So far, Sam has stayed healthy. Prayers for continued health, flawless travel, and a successful surgery for Sam.

Sam Strong!

Faith Over Fear!

Update

I’ve been working on this update for a while, and now Sam’s landed himself in the hospital. It would have been a year in May without any unplanned hospital stays. It’s a bummer he didn’t make it to a year, but ten months is a lot to celebrate!

As of now, we know he has a Tracheitis and what looks like a stomach bug. We are still waiting on some labs and a culture. We came in yesterday morning and he was quickly admitted. He’s already made a drastic improvement since he’s been on the IV fluids.

Now for the update I’ve been working on…

We obviously had an eventful December. Who am I kidding, it’s always eventful around here. Sam is generally busy with doctor appointments, but sometimes his many specialties seem to lump together.

We were very happy to hear although his uric acid is still high, since he’s started the new med, it’s significantly lower. We will continue to see nephrology more often to draw labs and get urine samples to stay on top of his chronic kidney disease.

He’s, of course, is a champ at blood draws and it’s been a comical experience each time trying to collect a urine sample. Each nurse who has been with us for these appointments has their own humorous story of collecting a urine sample with Sam and I.

His orthopedic doctor confirmed he still has developmental hip dysplasia. Once a year, he gets x-rays to check on his hips and she gives us the results right after. I’m always amazed at how she remembers specific details about Sam and our family. It makes my mama heart full. It’s a waiting game on when this surgery will happen. The longer Sam can wait, the better it will be for him.

It usually takes at least three or four of us to hold Sam down when he gets x-rays, but I was able to do it myself. I’m always very honest with him on what’s going to happen. He has A LOT of PTSD when it comes to x-rays. I tell him over and over again, “No owies, no owies, no owies…” For some reason, he actually believed me this time and I was able to hold him myself. Success.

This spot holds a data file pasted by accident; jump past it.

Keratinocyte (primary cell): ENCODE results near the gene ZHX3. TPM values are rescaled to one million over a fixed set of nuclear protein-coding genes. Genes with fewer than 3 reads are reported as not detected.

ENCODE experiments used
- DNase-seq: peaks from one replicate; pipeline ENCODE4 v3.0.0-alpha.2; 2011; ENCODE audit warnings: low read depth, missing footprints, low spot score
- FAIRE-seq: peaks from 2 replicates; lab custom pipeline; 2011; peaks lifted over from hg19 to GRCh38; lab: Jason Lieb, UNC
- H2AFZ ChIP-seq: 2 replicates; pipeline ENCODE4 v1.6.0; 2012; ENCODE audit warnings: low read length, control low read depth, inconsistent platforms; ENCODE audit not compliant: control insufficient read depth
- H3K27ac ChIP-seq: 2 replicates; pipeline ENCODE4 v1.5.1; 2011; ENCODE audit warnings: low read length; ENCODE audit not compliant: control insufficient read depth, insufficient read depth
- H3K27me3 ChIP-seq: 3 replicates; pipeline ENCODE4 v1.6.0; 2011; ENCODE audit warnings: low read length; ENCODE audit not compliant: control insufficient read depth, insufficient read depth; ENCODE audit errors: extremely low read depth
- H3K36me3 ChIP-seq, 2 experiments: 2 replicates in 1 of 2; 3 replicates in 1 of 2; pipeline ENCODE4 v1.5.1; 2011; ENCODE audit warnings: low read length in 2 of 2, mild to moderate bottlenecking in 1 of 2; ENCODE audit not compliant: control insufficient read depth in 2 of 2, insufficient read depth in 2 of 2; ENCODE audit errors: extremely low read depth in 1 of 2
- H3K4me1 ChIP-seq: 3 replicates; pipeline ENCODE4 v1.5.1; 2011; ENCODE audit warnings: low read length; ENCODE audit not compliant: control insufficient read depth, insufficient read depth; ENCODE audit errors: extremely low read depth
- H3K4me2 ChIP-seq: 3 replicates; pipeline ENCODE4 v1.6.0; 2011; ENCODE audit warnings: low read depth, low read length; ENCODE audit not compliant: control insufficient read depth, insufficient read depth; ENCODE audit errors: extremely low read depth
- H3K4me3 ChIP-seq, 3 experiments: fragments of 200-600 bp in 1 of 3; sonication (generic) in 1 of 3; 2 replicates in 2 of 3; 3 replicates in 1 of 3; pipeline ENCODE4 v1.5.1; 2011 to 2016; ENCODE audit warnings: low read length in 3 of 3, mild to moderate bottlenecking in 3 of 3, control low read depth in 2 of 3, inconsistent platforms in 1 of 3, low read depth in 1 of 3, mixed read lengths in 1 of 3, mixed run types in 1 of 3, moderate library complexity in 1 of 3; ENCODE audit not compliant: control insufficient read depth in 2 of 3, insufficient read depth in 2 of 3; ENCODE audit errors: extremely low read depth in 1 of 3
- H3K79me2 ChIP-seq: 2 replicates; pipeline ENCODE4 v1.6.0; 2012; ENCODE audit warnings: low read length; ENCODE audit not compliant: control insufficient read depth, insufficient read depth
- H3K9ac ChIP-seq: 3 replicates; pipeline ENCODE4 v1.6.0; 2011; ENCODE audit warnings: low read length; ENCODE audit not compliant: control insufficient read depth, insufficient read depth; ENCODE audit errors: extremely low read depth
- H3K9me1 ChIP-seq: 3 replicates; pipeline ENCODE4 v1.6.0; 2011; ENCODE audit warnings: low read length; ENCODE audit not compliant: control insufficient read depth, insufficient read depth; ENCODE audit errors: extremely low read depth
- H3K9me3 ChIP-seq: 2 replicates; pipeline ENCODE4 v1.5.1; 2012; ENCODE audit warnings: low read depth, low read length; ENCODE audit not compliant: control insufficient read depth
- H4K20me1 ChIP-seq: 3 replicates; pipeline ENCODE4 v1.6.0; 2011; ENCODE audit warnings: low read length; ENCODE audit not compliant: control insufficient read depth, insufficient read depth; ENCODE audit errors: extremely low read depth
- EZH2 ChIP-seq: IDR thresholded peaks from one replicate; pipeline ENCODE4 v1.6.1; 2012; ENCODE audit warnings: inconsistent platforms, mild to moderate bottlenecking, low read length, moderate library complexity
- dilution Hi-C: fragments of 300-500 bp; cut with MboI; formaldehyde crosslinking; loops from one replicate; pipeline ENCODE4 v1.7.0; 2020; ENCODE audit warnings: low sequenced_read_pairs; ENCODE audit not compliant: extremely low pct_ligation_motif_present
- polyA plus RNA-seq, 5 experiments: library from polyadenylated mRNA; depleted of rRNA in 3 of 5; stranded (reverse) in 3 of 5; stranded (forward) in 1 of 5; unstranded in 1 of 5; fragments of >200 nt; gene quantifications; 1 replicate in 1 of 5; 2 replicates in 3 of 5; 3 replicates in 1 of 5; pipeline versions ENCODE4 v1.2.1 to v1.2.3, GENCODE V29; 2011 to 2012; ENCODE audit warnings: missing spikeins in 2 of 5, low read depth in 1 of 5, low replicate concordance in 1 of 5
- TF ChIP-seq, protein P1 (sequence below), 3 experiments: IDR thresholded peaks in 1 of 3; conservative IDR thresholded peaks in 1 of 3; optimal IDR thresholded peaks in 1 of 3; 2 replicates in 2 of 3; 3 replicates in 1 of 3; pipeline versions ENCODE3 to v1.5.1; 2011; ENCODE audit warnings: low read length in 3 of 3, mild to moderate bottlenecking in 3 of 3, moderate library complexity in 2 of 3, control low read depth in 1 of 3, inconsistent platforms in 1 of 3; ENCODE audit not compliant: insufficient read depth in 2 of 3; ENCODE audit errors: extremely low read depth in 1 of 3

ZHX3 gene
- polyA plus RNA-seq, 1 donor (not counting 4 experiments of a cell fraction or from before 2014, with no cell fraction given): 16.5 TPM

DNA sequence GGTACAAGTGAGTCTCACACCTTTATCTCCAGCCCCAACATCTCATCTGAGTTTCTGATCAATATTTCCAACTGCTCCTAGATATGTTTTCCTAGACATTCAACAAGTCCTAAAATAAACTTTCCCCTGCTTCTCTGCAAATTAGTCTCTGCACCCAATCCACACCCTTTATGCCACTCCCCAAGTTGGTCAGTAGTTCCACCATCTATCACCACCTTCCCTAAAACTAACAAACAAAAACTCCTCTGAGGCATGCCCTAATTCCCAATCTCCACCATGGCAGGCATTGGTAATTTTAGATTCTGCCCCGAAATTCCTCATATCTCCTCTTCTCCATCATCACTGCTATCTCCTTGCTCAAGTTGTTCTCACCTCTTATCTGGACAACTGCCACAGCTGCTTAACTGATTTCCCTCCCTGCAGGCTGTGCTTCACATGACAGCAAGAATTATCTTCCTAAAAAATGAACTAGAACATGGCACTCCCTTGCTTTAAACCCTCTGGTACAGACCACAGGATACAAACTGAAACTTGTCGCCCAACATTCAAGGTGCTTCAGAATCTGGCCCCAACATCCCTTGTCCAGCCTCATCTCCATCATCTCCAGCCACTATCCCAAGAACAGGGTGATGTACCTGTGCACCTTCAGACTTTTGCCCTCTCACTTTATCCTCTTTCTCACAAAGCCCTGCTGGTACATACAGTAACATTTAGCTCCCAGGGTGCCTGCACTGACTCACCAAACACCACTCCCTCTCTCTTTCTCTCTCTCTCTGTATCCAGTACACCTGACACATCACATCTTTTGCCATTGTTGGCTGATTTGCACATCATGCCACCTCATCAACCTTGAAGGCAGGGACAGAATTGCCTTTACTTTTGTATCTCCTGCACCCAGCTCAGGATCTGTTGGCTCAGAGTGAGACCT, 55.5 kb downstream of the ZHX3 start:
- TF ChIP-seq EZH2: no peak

We learned before we went to Florida, Sam’s MRI did show some heterotopias spots, and they might or might not be related to his seizures. The bottom line is that there is no big concern for the seizures. Thankfully, he has not had one since November.

His EEG was much more successful than we gave him credit for. Sam’s nurse and I thought there was no way this was happening when we walked in and saw the amount of cords that needed to get glued to his head. Not only did it happen, he did fabulous. We concluded, the tech who did the EEG, did not fully understand the small miracle that took place in the room that day.

Sam’s other specialties were uneventful. Always a bonus.

I’m excited to announce, we will be going to Cincinnati Children’s in May for Sam’s laryngeal cleft repair!!!!! If you’ve been following, this is three plus years in the making. We’ve had to reschedule twice due to Sam getting sick and having GI (tummy) complications.

Prayers for peace, comfort, easy answers, and a short stay for Sam!

Sam strong!

Faith Over Fear!

Impeccable Timing

Sam seems to have impeccable timing. He got sick right before we went to Cincinnati last time. That was six months ago! It’s by far, the longest heathy stretch he’s ever had.

He’s sick right now.

We are suppose to leave on Monday morning for Cincinnati and surgery is scheduled for Wednesday.

A LOT of planning goes into traveling with Sam. We REALLY do not want to reschedule.

We’re waiting on the results from a trach culture. It’s likely tracheitis.

We’ll take some specific prayers right now.

Pray he gets better VERY quickly and we will not have to reschedule Cincinnati. Pray if it is tracheitis, it can easily be treated. Pray we don’t end up in the hospital.

Faith Over Fear.

Sam Strong.

We need this guy back!
Pretty impressive to suction a measuring cup on your mouth for a while. I guess it’s probably not too hard when you don’t breath through your mouth or nose.

 

Ready, Set, Go!